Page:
Football

Mark Story: Former UK stars' Super Bowl memoirs

The New York Giants Jared Lorenzen (13) and Reuben Droughns (22) celebrate a 17-14 Giants' victory in Super Bowl XLII at University of Phoenix Stadium in Glendale, Arizona, on Sunday, February 3, 2008. (Karl Mondon/MCT)
The New York Giants Jared Lorenzen (13) and Reuben Droughns (22) celebrate a 17-14 Giants' victory in Super Bowl XLII at University of Phoenix Stadium in Glendale, Arizona, on Sunday, February 3, 2008. (Karl Mondon/MCT) MCT

Every little boy who plays football — or even thinks about playing football — dreams of doing what Tom Brady, Eli Manning and friends will do Sunday.

Play on a team that makes the Super Bowl.

Former University of Kentucky standouts Marty Moore and Jared Lorenzen are among the select few who lived the dream.

Moore got to play in two Super Bowls (XXXI and XXXVI), winning one and losing one, as a linebacker and special-teams stalwart for the New England Patriots.

Lorenzen was Eli Manning's backup at quarterback when the New York Giants foiled New England's bid for a perfect season in Super Bowl XLII.

On the day when Moore and Lorenzen's former teams face off for the NFL championship, I asked them what it is like to be part of the American sports extravaganza that is the Super Bowl as a player.

The experience starts with a mad scramble to get tickets for family and friends.

"Every NFL player, whether you made it (to the Super Bowl) or not got two tickets," said Lorenzen, who went with the Giants to the Super Bowl after the 2007 season. "When you are in the game, you could buy 13 more. So you're buying them for family.

"You've got to set up, first of all, who gets the tickets. Then you've got to set up how you are going to get the tickets to them. Then you got to get their flights, their hotels, their cars. It gets super involved."

Moore said that before he made his first Super Bowl appearance with the Patriots after the 1996 season, then-Pats Coach Bill Parcells held a team meeting in which an FBI agent warned the players not to sell their tickets "to guys who would approach us in the parking lot with suitcases full of money looking to buy them."

'Insanity'

There are usually two weeks between the conference title games and the Super Bowl. The first week, when the Super Bowl teams are still in their home cities, is when the coaches install their game plans.

By the time the teams fly to the destination of the SB at the start of the second week, it's hard to fully concentrate on football.

"We got there (Glendale, Ariz.) the first day, and the media had helicopters following us all the way to our hotels," Lorenzen said. "When you get there, the media is there. And they never leave. It was insanity."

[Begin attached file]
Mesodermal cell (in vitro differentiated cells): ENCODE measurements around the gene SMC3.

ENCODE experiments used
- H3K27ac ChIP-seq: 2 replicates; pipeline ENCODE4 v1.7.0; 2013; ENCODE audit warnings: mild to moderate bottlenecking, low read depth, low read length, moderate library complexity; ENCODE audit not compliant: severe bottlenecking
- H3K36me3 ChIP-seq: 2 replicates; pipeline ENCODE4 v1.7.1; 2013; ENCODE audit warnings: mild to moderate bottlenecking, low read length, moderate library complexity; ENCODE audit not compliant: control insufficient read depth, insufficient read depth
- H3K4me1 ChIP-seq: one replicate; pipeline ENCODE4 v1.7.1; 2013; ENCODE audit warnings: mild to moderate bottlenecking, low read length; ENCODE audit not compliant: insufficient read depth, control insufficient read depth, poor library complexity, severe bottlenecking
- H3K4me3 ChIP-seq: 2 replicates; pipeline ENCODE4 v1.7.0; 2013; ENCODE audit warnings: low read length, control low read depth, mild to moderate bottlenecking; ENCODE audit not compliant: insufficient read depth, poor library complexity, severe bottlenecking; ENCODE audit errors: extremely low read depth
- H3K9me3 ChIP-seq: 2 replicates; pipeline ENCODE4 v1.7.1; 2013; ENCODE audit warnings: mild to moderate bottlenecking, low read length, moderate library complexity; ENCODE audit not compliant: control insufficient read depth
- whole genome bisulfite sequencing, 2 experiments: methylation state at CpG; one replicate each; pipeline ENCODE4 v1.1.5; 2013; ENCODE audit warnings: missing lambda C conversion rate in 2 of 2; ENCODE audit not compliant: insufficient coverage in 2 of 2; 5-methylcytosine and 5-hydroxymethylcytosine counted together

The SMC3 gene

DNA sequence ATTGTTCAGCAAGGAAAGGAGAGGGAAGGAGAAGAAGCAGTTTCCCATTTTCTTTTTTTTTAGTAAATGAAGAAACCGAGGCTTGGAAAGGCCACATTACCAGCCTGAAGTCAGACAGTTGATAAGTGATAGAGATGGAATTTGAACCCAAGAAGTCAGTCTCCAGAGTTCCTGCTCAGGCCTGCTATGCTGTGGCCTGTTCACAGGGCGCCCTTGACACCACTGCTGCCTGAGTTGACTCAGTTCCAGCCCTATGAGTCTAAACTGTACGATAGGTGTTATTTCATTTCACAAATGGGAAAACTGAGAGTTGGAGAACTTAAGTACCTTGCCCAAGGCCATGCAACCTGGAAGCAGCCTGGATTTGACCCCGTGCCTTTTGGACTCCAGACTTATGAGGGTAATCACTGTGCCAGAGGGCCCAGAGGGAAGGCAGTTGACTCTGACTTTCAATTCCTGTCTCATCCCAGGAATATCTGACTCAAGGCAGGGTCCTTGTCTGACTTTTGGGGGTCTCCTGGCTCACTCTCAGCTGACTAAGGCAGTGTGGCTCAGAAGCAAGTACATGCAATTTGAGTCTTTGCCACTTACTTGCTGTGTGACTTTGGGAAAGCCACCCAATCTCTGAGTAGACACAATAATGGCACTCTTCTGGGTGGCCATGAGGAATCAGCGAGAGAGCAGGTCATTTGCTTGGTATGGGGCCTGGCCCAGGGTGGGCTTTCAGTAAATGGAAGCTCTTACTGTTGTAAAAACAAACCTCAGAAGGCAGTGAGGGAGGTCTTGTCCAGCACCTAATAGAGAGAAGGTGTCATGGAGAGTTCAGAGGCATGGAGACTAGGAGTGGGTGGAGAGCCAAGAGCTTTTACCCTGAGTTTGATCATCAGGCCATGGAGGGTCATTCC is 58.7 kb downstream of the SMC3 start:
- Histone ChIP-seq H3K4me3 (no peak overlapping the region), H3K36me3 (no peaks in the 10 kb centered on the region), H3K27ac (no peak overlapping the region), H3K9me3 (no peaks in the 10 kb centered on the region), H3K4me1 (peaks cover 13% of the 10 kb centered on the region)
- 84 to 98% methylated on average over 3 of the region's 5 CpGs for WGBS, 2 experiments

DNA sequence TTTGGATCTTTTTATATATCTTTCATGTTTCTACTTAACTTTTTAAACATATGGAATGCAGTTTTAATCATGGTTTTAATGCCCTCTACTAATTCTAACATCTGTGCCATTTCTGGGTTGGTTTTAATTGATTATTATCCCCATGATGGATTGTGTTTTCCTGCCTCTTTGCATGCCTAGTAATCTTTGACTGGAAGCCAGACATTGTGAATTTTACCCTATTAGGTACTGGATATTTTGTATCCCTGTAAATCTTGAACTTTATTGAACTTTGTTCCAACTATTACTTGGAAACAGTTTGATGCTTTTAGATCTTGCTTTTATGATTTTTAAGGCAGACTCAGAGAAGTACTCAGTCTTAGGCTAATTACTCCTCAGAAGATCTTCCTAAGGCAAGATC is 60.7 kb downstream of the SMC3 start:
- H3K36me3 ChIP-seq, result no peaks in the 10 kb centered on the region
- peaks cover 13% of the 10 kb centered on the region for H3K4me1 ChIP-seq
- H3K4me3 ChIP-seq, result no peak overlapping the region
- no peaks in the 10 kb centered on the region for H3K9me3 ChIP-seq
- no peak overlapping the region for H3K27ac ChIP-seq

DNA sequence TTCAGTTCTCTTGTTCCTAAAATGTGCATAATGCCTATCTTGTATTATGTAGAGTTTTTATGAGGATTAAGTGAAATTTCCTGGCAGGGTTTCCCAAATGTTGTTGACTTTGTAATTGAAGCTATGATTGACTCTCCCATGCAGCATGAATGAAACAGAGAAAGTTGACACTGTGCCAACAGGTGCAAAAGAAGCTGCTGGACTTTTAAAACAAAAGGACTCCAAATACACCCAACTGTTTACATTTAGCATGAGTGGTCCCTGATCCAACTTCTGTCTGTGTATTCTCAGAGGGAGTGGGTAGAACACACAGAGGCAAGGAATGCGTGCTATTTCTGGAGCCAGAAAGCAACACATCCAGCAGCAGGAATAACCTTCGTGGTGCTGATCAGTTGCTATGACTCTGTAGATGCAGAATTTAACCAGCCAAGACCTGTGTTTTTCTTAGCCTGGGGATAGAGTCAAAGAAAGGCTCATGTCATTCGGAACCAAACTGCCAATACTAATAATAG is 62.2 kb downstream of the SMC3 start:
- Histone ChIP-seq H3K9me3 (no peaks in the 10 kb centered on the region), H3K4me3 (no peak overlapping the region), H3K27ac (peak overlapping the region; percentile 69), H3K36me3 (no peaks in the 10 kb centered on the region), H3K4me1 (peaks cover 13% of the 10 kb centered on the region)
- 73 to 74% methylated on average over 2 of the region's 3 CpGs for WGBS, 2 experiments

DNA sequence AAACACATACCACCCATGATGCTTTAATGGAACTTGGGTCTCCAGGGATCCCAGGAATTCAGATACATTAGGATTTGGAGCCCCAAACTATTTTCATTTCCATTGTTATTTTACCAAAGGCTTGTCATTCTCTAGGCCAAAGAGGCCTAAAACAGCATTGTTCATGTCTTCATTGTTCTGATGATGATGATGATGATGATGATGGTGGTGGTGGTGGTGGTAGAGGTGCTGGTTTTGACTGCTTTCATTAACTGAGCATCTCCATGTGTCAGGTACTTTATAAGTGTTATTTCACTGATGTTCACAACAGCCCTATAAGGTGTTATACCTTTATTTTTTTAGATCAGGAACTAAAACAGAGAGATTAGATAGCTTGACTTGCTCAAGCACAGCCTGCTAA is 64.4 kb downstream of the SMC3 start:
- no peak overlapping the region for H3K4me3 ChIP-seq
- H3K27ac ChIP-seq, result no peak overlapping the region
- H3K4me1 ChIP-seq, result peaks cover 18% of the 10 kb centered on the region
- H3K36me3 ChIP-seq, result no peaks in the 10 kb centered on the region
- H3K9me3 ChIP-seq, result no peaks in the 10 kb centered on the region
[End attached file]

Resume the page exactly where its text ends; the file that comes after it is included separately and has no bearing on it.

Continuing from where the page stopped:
Moore played in two Super Bowls in New Orleans, one under Parcells and the other (after the 2001 season) with Bill Belichick as head coach. Early in the game week under both coaches, Moore said, the Patriots players had no curfew.

"The first couple of nights, that's when the guys can go out," he said. "We didn't have curfew the Monday, Tuesday or Wednesday. That's when they wanted the guys to blow off their steam."

The official Super Bowl Media Day has become famous for being bizarre. Lorenzen got all three rings of the circus.

A female "reporter" (Ines Gomez) from a Mexican TV show came decked out in a wedding gown complete with veil. She asked, in order, Patriots QB Brady, his backup Matt Cassel, the Giants' Manning and finally Lorenzen to marry her.

"I was the fourth person she asked. I'm kind of (hacked) off I was fourth," Lorenzen said with mock hurt. "I told her 'I'd love to, but I'm already married.'"

The night before

Moore's first Super Bowl came at the end of his third season in the NFL. He went to bed on game eve knowing he would for certain be on the field for the contest's very first play: He was a member of both New England's kickoff team and its kickoff return unit.

"I slept off and on," Moore said. "It was not a real, good, restful night of sleep but I did sort of nap off and on all night."

When you ride the team busses to the stadium to play in your first Super Bowl, "you are very nervous," Moore said. "When you run out of that tunnel, as great as it was doing that at UK, this was 100 times better. The adrenaline pumping when you take the field, it's incredible."